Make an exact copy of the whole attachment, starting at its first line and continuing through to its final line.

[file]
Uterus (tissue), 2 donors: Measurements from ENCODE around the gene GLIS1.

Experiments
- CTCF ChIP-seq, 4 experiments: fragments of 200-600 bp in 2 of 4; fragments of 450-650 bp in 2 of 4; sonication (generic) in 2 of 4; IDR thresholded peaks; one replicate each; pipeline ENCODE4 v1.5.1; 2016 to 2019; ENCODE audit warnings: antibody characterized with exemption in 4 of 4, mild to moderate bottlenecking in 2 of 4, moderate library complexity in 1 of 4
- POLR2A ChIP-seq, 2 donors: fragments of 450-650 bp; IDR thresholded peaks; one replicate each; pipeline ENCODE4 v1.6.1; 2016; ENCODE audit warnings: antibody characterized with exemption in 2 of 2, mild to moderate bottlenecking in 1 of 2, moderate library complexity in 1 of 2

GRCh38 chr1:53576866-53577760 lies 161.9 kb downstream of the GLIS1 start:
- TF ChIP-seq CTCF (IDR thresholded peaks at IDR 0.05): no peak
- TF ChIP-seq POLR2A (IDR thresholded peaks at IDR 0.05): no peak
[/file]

Uterus (tissue), 2 donors: Measurements from ENCODE around the gene GLIS1.

Experiments
- CTCF ChIP-seq, 4 experiments: fragments of 200-600 bp in 2 of 4; fragments of 450-650 bp in 2 of 4; sonication (generic) in 2 of 4; IDR thresholded peaks; one replicate each; pipeline ENCODE4 v1.5.1; 2016 to 2019; ENCODE audit warnings: antibody characterized with exemption in 4 of 4, mild to moderate bottlenecking in 2 of 4, moderate library complexity in 1 of 4
- POLR2A ChIP-seq, 2 donors: fragments of 450-650 bp; IDR thresholded peaks; one replicate each; pipeline ENCODE4 v1.6.1; 2016; ENCODE audit warnings: antibody characterized with exemption in 2 of 2, mild to moderate bottlenecking in 1 of 2, moderate library complexity in 1 of 2

GRCh38 chr1:53576866-53577760 lies 161.9 kb downstream of the GLIS1 start:
- TF ChIP-seq CTCF (IDR thresholded peaks at IDR 0.05): no peak
- TF ChIP-seq POLR2A (IDR thresholded peaks at IDR 0.05): no peak